As the school year progresses it’s easy to let enthusiasm for regular reading routines go by the wayside. Don’t despair if this is the case in your home. Red Apple Reading wants to help you get your child’s reading progress back on track!

Keep Reading Fresh -Spring is a great time to go through your home bookshelves and freshen up a bit. Sure, there are some books that are family treasures and permanent fixtures in your home library, but there are others that will probably never be read again. Clean these out and make room for some new titles.

Explore Interests – If your child seems less than enthusiastic about reading, have a discussion about her interests. You may find that she doesn’t find the reading material on hand appealing. Take time to discover what piques your child’s attention.

Trade in Old Books – Chances are pretty good that you have a used book store near your home. Oftentimes these establishments will give you more money in credits than cash. Trade in your books for some new-to-you reads. Don’t have a place to trade in your used books? You can still share the love by donating them to your local thrift store for someone else to enjoy. While you’re at it, pick up a few new titles for your kiddo.

Visit the Library – It may be time to renew your love for the library. Make visits to your local public library a part of your child’s weekly routine. When we set aside time in our busy schedules for library visits, we are sending an unspoken message to our kids that reading is valuable.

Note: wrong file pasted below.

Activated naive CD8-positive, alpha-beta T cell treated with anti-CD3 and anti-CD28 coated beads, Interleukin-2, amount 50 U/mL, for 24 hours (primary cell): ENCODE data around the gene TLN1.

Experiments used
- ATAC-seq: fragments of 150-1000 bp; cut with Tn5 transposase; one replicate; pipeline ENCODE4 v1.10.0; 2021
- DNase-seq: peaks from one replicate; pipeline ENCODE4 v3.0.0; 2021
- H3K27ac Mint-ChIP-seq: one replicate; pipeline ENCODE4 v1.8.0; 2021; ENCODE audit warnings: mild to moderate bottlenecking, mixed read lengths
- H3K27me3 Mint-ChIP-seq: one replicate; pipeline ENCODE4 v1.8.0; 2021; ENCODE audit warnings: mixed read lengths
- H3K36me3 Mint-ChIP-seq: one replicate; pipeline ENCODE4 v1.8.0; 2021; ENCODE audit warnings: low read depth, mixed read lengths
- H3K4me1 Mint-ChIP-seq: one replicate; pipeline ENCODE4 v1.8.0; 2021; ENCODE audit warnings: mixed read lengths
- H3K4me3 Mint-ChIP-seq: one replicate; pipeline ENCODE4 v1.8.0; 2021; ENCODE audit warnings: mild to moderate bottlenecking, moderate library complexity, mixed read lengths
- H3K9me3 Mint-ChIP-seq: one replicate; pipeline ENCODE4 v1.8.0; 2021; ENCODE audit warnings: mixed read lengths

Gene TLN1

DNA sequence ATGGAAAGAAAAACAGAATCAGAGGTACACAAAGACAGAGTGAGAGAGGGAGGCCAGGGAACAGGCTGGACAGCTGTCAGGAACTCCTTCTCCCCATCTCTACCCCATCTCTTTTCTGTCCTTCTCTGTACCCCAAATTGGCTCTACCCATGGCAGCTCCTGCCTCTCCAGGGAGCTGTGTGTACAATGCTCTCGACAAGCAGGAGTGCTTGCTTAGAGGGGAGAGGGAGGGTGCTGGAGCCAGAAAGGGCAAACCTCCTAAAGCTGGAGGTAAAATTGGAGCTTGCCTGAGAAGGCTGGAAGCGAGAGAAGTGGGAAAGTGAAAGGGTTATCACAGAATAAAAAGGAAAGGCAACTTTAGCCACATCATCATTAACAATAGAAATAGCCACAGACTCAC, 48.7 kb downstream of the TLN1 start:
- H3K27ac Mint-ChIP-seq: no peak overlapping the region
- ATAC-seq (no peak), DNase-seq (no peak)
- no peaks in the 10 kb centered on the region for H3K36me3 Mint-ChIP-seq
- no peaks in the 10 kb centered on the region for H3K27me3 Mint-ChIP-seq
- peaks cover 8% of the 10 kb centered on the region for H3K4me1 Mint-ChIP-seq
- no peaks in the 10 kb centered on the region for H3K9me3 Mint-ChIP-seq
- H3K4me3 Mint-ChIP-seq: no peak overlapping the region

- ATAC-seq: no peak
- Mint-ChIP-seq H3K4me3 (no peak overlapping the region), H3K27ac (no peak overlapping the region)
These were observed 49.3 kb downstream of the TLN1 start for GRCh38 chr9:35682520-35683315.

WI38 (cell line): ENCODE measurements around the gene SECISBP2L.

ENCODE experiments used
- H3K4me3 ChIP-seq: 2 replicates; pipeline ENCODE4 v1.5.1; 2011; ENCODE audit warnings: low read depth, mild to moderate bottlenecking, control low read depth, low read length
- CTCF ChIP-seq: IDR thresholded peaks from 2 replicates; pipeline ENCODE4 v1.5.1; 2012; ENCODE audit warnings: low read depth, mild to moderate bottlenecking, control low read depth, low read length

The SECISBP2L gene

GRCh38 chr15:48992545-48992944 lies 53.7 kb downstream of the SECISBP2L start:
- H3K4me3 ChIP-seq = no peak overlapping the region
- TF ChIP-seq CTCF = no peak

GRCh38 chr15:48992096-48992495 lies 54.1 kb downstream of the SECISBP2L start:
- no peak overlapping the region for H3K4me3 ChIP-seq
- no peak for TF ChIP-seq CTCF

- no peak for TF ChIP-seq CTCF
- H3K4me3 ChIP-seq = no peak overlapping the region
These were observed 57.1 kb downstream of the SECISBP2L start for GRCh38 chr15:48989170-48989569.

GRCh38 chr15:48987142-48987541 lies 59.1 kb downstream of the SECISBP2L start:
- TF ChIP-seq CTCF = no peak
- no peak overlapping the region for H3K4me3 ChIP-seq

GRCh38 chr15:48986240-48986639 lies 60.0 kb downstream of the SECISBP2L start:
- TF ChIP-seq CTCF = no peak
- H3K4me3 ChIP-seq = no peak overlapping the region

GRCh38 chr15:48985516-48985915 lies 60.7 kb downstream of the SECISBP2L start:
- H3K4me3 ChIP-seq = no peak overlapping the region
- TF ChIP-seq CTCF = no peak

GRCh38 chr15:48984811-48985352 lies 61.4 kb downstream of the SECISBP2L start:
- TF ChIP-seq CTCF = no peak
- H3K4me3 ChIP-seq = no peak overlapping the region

Shop Scholastic Books – I don’t know about you, but I love looking through a Scholastic book flier! Most schools periodically send these order forms home with their students. Take time to look through these with your child and pick one or two titles. Also keep your eyes open for school book fair announcements. There are lots of great deals to be had at these fundraisers.

Resurrect Reading Time – We make time for a myriad of different activities during the day. Dedicated reading time is a great way to ensure your child is getting enough exposure to the written word. Make reading a part of the daily household routine.

Read Together – When was the last time you read aloud to your kiddo? Don’t neglect this profitable interaction. If you think your child is too old for this, think again. Reading with your kid will help improve comprehension, facilitate discussion, and most importantly, create memories. You may also take turns reading to each other.

It’s always good to periodically take stock of our family priorities. Without realizing it our children can slip into an unproductive and potentially unhealthy routine. Don’t let reading go by the wayside. It’s never too late to get reading progress back on track!


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